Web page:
There are many resources available to help you find out more about your condition. Ask your healthcare professional if you need more information or have further questions.
Many people with diabetes can experience one or more symptoms, including extreme thirst or hunger, a frequent need to urinate and/or fatigue. Some lose weight without trying. Some people with diabetes, however, have no symptoms at all.1
Type 1 diabetes can develop at any age, but usually appears before the age of 40, often during teenage years.2 Type 2 diabetes usually appears in middle-aged or older people, although more frequently it is being diagnosed in younger overweight people, and it is known to affect people from BAME (black, asian, and minority ethnic) backgrounds at a younger age.3
There are 3.5 million people diagnosed with diabetes in the UK and an estimated 549,000 people who have the condition, but don’t know it.4
Type 2 diabetes is far more common than type 1. In the UK, around 90% of adults have type 2 diabetes.1
Diabetes can be a very serious disease – people with diabetes have an increased risk of developing a number of health problems. Poorly managed diabetes can make you go blind or lose a limb, cause your kidneys to fail or trigger a heart attack or stroke.3
Kidney disease is more common in people with diabetes, with three in four people with diabetes developing some stage of kidney disease during their lifetime with the condition, and with nearly one in five developing overt kidney disease which may need treatment.3
Diabetes patients are more likely to develop retinopathy, which affects the part of the eye that you use to see.3
If you’re diagnosed with diabetes, you’ll need to eat healthily, take regular exercise and carry out regular blood tests to ensure your blood glucose levels stay balanced.1
Use a BMI healthy weight calculator to check whether you’re a healthy weight.1
If you’ve been diagnosed with Type 2 diabetes, it’s important that you visit your GP who will closely monitor your condition to identify any health problems that may occur. If there are any problems, you may be referred to a hospital-based diabetes care team.5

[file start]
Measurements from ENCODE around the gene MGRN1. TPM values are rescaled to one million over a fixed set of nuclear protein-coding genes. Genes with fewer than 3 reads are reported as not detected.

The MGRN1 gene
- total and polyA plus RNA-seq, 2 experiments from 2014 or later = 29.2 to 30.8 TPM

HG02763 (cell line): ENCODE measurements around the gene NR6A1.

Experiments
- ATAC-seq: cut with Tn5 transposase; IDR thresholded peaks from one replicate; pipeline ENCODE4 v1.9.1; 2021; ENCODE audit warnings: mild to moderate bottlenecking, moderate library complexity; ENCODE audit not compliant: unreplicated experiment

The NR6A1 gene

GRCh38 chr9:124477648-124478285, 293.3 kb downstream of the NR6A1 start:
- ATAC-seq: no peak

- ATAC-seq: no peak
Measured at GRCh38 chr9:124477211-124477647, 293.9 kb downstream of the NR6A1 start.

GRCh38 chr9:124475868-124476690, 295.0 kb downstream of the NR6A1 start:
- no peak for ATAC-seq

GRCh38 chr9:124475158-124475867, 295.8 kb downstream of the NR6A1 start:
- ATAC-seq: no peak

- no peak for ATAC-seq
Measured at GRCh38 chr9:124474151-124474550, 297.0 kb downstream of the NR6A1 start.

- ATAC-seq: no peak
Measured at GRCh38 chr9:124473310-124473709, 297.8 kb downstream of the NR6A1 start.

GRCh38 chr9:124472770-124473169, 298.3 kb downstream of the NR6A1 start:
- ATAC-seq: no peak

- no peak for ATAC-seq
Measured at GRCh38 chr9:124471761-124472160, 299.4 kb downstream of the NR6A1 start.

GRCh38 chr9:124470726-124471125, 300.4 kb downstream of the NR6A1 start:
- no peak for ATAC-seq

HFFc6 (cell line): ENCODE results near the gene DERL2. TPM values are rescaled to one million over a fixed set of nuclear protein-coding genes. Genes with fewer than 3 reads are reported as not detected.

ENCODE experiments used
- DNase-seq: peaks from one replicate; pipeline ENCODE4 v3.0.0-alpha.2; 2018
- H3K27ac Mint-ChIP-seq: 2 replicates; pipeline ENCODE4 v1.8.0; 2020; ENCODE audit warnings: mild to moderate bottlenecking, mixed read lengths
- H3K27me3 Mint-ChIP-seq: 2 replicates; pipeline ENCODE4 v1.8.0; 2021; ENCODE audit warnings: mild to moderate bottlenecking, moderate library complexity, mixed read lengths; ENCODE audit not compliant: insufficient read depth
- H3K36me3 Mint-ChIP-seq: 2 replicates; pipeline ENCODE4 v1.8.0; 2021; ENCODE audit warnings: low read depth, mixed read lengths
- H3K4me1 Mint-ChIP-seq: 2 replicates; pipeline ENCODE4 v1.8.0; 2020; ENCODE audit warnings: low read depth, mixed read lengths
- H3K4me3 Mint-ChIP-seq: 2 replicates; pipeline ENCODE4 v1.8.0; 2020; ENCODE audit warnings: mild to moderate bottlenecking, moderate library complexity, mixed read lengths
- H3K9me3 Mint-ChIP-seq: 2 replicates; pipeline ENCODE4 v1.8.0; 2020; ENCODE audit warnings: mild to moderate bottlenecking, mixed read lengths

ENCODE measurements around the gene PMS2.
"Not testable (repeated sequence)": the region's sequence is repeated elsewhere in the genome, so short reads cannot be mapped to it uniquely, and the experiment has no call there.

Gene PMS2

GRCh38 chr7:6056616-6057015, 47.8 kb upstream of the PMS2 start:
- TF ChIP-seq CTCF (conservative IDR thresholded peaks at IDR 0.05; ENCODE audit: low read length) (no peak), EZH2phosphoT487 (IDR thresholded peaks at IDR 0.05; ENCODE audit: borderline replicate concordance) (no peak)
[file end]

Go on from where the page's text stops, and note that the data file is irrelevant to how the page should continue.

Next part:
Diet – increasing the amount of fibre in your diet and reducing your sugar and fat intake, particularly saturated fat, can help manage your condition.5
Weight – if you’re overweight – i.e. have a BMI of 30 or over – you should try to lose weight by gradually reducing your calorie intake and becoming more physically active. Losing 5-10% of your overall body weight over the course of a year could be a realistic initial target.5 Speak to your healthcare professional to agree a realistic weight management plan for you.
Physical activity – being physically active is very important in managing type 2 diabetes.
For adults who are 19-64 years of age, the NHS recommends a minimum of:5
An alternative recommendation is to do a minimum of:
Highs and lows occur when blood glucose of a person with diabetes climbs too high or falls too low. This can affect your mood and how well you feel. As you may already know, there are several factors you should pay attention to that can cause changes in blood glucose such as diet, physical activity and your medications. If you’re experiencing any of the symptoms below, please contact your healthcare professional.
For a comprehensive list of symptoms, visit Diabetes UK at https://www.diabetes.org.uk/Guide-to-diabetes/What-is-diabetes/Diabetes-Symptoms/
When your blood glucose levels are too high you may experience hyperglycaemia. This is when your blood glucose levels are above 7mmol/l before a meal and above 8.5mmol/l two hours after a meal. There are several reasons why this may happen:
When you’ve got high blood glucose, your symptoms may include:
When your blood glucose levels are too low you may experience hypoglycaemia, known as hypos. This is when your blood glucose levels are less than 4mmol/l. There are several reasons why this may happen:6
When you’ve got low blood glucose, your symptoms may include:6
If you’re experiencing frequent changes in your blood glucose that are outside of your agreed range, talk to your healthcare professional. Many factors can affect blood glucose levels, such as diet, physical activity and your medications, including insulins. There are also factors beyond your control such as illnesses, stress and changes in your daily routine. Fluctuations don’t necessarily mean you aren’t trying hard enough.
The Diabetes UK checklist can help you work with your healthcare professional to find options that are right for you.
1. NHK UK. http://www.nhs.uk/Conditions/Diabetes/Pages/Diabetes.aspx. Accessed Oct 2016.
2. Diabetes UK. https://www.diabetes.org.uk/Guide-to-diabetes/What-is-diabetes/What-is-Type-1-diabetes. Accessed Oct 2016.
3. Diabetes UK. Diabetes UK Facts and Stats report 2015. Accessed Oct 2016.
4. Diabetes UK. https://www.diabetes.org.uk/Guide-to-diabetes/What-is-diabetes/. Accessed Oct 2016.
5. NHS UK. http://www.nhs.uk/Conditions/Diabetes-type2/Pages/Treatment.aspx. Accessed Oct 2016.
6. Diabetes UK. https://www.diabetes.org.uk/Guide-to-diabetes/Complications/Hypos-Hypers/. Accessed Oct 2016.
Complete the checklist for a better discussion with your healthcare professional